30. West Virginia Code 9-5-9 (1998)

    What's your opinion on these laws?
     
  2. STIBROKER
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    STIBROKER Super Moderator Moderator

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    sounds like a opportunity to sell some life insurance......
     
  3. Justin Bilyj
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    Justin Bilyj Well-Known Member

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    life insurance or long term care insurance?

    I wonder if that's (the filial laws) a legitimate point to bring up in a conversation about ltci?
     
  4. DHK
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    DHK Well-Known Member

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    https://en.wikipedia.org/wiki/Filial_responsibility_laws

    Quite frankly, it can feel like legal extortion on this... but since it's the law, it becomes a conversation on financial planning and risk management, particularly for prosperous adult children.

    "Would you rather pay for this risk on a 'dollar-for-dollar' basis... or for 'pennies on the dollar'?

    Perhaps life insurance on their parents and now their parents can take out a reverse mortgage on their home to help pay for these expenses as they arise, along with having access to income tax-free capital.
     
  5. Arthur Rudnick
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    Arthur Rudnick Moderator Moderator

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    Although this law has been on the books for years, I believe that it was used only once in PA about 10 years ago.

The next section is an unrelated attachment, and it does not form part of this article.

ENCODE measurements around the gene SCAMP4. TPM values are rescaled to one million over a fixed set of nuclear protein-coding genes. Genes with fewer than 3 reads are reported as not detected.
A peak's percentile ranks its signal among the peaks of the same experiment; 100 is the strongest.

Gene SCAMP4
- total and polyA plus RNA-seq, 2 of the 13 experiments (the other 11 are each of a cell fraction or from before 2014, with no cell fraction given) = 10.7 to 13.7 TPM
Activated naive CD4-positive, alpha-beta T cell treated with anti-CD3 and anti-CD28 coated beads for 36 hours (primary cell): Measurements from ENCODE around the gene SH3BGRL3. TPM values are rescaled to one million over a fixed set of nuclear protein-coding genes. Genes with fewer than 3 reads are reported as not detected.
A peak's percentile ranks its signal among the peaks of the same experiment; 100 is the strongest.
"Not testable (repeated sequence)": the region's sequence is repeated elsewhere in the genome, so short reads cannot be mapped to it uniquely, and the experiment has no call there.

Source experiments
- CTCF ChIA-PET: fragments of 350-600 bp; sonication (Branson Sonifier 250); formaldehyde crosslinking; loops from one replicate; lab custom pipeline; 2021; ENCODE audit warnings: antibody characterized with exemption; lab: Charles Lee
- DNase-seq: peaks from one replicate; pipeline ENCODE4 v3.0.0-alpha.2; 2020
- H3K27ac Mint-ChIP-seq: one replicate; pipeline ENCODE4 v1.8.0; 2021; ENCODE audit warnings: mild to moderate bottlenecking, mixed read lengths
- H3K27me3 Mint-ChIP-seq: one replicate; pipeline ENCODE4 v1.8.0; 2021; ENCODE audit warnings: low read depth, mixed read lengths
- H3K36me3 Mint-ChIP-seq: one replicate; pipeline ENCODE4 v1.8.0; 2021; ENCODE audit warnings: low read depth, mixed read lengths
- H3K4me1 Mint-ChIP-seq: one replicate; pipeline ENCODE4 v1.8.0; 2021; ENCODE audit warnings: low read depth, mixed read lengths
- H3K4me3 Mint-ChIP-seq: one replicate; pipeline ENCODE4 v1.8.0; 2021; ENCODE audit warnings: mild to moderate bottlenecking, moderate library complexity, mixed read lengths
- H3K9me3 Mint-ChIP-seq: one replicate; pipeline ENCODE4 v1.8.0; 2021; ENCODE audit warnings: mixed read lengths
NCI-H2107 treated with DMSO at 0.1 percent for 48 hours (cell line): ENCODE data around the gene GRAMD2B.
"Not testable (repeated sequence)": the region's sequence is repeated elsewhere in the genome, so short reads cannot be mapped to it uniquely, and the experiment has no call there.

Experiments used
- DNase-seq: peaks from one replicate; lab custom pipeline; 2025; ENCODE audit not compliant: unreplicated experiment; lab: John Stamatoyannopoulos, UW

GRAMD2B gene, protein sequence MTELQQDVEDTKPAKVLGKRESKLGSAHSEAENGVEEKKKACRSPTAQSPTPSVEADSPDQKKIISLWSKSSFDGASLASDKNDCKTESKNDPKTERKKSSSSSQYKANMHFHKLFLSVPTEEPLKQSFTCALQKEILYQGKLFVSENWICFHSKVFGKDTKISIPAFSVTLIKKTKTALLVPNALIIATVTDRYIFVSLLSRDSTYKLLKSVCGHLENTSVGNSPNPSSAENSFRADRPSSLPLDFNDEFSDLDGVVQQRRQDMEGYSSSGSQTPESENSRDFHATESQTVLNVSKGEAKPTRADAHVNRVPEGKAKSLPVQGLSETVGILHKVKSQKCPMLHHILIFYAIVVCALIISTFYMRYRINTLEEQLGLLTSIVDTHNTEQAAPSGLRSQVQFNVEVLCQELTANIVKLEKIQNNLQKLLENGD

I think it's a political hot potato and not something states want to pursue.
     
  6. VolAgent
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    VolAgent Well-Known Member

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    I would agree with this and that was my initial thought. Any elected official who made this a matter of policy might as well not bother running for re-election.

    Also, while I can't find it again, I saw where they could go after the adult children even if they were not a resident of the state. I believe for one, this would automatically kick it to Federal Courts. Also, how would the state and the court have jurisdiction? If the adult child is not a resident of the state bringing the lawsuit, then they have not subjected themselves to jurisdiction by its laws or courts. It seems ripe to have the law thrown out or neutered. To claim that the adult parent gave them nexus seems reaching at best.
     
  7. Justin Bilyj
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    Justin Bilyj Well-Known Member

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    Correction a case in GA and one in PA. I think this could be a trend that a bankrupt government, whose debt/obligations are already unsustainable let alone when factoring in Medicaid and future long term care needs, will try to use to get out of shouldering the costs...